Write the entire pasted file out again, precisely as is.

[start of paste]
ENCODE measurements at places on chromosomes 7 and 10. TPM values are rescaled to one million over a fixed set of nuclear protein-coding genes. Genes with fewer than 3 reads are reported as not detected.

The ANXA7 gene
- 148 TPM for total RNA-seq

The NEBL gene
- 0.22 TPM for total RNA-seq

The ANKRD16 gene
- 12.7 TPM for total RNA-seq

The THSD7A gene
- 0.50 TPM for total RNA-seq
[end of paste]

ENCODE measurements at places on chromosomes 7 and 10. TPM values are rescaled to one million over a fixed set of nuclear protein-coding genes. Genes with fewer than 3 reads are reported as not detected.

The ANXA7 gene
- 148 TPM for total RNA-seq

The NEBL gene
- 0.22 TPM for total RNA-seq

The ANKRD16 gene
- 12.7 TPM for total RNA-seq

The THSD7A gene
- 0.50 TPM for total RNA-seq